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#general
Title
# general
c

cool-egg-852

03/06/2020, 4:15 PM
Anyone have an opinion on doing a resource per file or grouping resources into a “component” file? For example, if I have a project deployed to kubernetes. We have the
Deployment
, several `CronJob`s,
Service
,
VirtualService
(istio),
HorizontalPodAutoscaler
,
PodDisruptionBudget
, a CloudSql database, database users, etc. Would you recommend: * app.ts (contains the resources deployed to kubernetes, AKA, the “application”) * database.ts (contains the resources to create the database and the users * index.ts (requires the other 2 Or would you recommend: * app/deployment.ts * app/virtualService.ts * app/podDisruptionBudget.ts * cronJobs/cronJob1.ts * database/instance.ts * database/user1.ts
g

gorgeous-egg-16927

03/06/2020, 4:19 PM
I usually prefer to manage related resources within a ComponentResource class, and I split up the files by class rather than resource. So closer to option 1 than option 2.
But the real answer is, “whatever works for your team”. 🙂
c

cool-egg-852

03/06/2020, 4:21 PM
How long are your files typically?
Like I have one right now that is around 1000 lines. And navigating between resources is more of a burden because of that.
g

gorgeous-egg-16927

03/06/2020, 4:21 PM
Rule of thumb, I try to keep them under 300 LoC
But there are always exceptions to that
c

cool-egg-852

03/06/2020, 4:22 PM
What would you do though in this situation where it needs to be this? Trying to figure out the best architecture. Right now I’m considering mirroring the helm style of one resource per file.
I do kind of wish there was a recommended standard way to handle this all in pulumi. Obviously nothing works for absolutely everyone, but a general recommendation. Lot of the examples are just
index.ts
which doesn’t seem like a real world scenario.
☝️ 1
g

gorgeous-egg-16927

03/06/2020, 4:24 PM
The main tradeoff to consider is how easy it is to reference any variables you need. Splitting up the files requires more planning on which variables to export. Usually I start with one big index.ts file, and then split out components as it makes sense.
For example, if you have a Deployment + Service that references it, it requires more work to sync up selectors, labels, ports, etc. if they are in separate files.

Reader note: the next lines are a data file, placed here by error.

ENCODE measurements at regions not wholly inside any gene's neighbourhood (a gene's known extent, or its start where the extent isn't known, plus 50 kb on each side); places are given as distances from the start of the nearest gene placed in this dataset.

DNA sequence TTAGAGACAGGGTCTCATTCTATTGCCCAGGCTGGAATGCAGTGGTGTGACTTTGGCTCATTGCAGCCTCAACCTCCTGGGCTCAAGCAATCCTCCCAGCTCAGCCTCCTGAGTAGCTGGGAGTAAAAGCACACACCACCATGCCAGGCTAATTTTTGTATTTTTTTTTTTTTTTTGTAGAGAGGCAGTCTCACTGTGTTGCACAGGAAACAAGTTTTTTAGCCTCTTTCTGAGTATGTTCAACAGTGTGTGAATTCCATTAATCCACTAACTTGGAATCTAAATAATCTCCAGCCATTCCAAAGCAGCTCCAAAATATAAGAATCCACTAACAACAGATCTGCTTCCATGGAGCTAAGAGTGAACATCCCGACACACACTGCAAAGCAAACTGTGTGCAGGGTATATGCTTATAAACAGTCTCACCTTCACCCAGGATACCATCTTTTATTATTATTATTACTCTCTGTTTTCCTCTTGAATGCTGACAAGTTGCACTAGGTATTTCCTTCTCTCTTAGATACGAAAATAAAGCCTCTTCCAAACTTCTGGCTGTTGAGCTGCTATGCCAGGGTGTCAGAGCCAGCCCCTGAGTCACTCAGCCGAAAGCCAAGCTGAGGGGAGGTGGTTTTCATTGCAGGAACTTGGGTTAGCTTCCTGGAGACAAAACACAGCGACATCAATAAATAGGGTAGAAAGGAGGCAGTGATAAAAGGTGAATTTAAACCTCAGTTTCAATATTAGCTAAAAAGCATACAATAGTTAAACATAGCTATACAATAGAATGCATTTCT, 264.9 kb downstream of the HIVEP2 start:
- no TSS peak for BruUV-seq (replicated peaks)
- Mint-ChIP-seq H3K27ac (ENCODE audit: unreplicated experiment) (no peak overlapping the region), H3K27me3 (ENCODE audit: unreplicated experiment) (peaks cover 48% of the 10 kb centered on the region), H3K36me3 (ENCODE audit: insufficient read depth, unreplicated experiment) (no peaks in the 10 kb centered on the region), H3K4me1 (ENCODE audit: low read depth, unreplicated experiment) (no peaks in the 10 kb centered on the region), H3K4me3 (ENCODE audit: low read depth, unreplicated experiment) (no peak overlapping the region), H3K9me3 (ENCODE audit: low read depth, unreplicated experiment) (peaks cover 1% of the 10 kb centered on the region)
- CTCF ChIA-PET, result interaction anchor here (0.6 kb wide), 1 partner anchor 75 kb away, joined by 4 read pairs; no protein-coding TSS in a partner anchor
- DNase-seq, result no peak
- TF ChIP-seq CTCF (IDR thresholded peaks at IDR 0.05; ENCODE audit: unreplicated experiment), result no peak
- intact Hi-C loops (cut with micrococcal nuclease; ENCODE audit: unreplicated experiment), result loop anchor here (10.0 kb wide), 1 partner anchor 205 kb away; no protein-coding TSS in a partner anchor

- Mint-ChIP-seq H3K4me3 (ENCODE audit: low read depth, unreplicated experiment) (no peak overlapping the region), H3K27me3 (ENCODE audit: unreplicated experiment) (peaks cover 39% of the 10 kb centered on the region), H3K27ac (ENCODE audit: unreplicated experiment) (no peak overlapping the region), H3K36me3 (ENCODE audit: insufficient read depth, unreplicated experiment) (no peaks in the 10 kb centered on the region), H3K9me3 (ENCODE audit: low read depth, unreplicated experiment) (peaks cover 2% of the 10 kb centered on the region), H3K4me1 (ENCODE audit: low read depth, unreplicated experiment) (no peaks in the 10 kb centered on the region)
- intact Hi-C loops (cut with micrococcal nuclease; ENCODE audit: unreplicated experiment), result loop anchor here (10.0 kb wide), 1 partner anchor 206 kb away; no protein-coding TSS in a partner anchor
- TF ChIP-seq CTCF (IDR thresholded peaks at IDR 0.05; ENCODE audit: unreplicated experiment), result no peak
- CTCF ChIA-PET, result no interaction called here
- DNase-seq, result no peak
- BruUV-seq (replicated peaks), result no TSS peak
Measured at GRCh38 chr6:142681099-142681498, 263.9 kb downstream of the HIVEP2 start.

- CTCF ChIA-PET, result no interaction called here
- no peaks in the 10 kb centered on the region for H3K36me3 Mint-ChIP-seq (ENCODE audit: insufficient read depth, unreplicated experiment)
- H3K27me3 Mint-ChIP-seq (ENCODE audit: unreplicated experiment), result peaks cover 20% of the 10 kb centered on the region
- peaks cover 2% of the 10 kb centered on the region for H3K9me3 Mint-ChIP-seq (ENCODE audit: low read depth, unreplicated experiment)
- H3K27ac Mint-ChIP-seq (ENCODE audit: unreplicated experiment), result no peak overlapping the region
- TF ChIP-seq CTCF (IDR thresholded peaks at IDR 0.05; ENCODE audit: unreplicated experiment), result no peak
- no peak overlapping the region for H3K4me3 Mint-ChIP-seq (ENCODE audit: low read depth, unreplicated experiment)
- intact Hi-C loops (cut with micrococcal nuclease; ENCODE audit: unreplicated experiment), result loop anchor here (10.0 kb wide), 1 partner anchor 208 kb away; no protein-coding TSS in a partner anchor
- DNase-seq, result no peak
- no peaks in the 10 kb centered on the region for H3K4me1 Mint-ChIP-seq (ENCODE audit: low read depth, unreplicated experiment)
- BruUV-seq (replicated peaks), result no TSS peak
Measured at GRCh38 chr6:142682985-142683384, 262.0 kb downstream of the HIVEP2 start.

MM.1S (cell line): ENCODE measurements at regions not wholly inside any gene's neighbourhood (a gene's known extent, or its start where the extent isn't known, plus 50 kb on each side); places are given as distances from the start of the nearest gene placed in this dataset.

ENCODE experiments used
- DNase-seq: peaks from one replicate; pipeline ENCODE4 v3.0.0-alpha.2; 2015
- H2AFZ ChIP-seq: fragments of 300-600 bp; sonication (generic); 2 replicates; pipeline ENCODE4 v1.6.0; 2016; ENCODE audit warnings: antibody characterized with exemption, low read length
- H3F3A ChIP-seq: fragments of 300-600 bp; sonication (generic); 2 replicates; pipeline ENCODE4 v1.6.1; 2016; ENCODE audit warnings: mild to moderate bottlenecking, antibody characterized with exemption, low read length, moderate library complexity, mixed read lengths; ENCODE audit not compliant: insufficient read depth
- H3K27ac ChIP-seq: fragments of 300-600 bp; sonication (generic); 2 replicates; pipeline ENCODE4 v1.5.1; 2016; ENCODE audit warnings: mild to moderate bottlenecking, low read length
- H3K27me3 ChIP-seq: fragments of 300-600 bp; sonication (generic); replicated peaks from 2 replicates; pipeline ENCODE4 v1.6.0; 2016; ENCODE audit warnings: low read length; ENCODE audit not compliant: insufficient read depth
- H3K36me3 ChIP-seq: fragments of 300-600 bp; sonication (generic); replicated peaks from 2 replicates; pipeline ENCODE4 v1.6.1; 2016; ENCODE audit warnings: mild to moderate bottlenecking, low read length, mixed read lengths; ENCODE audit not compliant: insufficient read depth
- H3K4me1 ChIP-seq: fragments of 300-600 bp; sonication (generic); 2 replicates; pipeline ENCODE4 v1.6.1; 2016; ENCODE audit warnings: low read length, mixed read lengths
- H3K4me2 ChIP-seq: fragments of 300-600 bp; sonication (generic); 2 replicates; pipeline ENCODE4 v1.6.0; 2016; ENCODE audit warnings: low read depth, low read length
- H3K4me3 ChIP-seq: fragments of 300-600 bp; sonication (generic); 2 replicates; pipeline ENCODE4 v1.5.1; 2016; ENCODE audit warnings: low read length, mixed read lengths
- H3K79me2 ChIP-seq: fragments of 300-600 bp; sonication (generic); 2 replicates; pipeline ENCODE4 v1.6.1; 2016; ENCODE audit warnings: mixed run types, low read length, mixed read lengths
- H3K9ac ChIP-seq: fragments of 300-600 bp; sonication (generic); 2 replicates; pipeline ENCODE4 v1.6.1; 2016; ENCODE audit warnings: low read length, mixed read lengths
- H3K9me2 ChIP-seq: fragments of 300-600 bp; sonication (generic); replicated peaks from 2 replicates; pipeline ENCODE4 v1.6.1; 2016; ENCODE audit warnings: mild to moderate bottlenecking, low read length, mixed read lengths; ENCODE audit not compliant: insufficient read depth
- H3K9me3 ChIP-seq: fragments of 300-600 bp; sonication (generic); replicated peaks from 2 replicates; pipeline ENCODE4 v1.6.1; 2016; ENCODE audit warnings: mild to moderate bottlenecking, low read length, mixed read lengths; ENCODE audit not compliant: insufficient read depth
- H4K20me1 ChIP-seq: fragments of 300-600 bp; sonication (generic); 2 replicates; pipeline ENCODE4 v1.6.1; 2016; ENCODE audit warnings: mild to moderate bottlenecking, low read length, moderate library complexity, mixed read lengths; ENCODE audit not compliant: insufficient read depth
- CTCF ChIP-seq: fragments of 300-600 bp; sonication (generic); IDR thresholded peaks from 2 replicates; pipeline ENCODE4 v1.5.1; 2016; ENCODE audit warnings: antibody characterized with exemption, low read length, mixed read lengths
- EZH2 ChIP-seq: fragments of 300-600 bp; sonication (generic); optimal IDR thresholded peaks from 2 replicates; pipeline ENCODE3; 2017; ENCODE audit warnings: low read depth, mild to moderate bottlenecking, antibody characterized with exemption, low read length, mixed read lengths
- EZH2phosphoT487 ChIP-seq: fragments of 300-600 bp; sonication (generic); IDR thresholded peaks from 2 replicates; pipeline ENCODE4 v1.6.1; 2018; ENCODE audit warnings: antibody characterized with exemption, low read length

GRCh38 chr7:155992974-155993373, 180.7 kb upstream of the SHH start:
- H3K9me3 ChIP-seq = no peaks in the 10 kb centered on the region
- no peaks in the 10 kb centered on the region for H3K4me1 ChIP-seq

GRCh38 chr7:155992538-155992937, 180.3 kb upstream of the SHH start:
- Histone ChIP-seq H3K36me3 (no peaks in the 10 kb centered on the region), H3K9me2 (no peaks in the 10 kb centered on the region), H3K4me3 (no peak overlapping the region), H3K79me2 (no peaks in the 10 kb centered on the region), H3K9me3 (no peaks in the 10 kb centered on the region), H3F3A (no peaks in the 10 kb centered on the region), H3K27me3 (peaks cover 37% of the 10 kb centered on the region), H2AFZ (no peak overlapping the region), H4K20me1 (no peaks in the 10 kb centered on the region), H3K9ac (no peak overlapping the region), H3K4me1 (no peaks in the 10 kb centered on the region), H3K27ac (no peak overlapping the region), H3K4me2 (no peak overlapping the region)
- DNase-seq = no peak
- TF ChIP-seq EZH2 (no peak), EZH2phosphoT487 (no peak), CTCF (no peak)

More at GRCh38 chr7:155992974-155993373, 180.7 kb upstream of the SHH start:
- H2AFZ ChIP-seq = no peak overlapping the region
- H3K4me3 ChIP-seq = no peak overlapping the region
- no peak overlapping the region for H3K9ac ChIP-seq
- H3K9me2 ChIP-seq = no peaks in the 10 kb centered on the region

c

cool-egg-852

03/06/2020, 4:27 PM
For us I think that part is actually rather easy. We’ve built up, and are continuing to build up a configuration object that is used for every application. A large part of our infrastructure code is the same. We haven’t gone the way of a ComponentResource because right now it’s a bit easier to have the flexibility. We just finished getting to a configuration object from the old flat structure.
Though it is my goal to make more use of ComponentResources in the future so we can achieve better grouping.
I appreciate the input. We’ll have to keep on investigating.
👍 1
s

swift-painter-31084

03/06/2020, 4:48 PM
One of the pros of using ComponentResource is that you get namespacing and hierarchy among your Pulumi resources. Pulumi's resource graph visualization looks prettier, but I'm pushing for this more internally and haven't found other pros of this approach aside from component reuse. Idea?
c

cool-egg-852

03/06/2020, 4:52 PM
I wish there was an easier way to do the namespacing and heirarchy to be honest.
It shouldn’t need to depend on ComponentResource.
Introduce new options in the
options
? parameter of every resource:
Copy code
new Resource('name', {}, {
  'namespace': 'namespaceName'
}
Or something like that. The downside to ComponentResource is that it’s more of a hassle to use. Always have to remember to set
parent: this
, the constructor, etc., etc. Much easier to just work with raw resources.
This could just be a downside to the TypeScript SDK, but that’s generally a reason we don’t make use of it, code reuse aside (as we may or may not even want code reuse in some cases as we like to explicitly see a lot of our resources).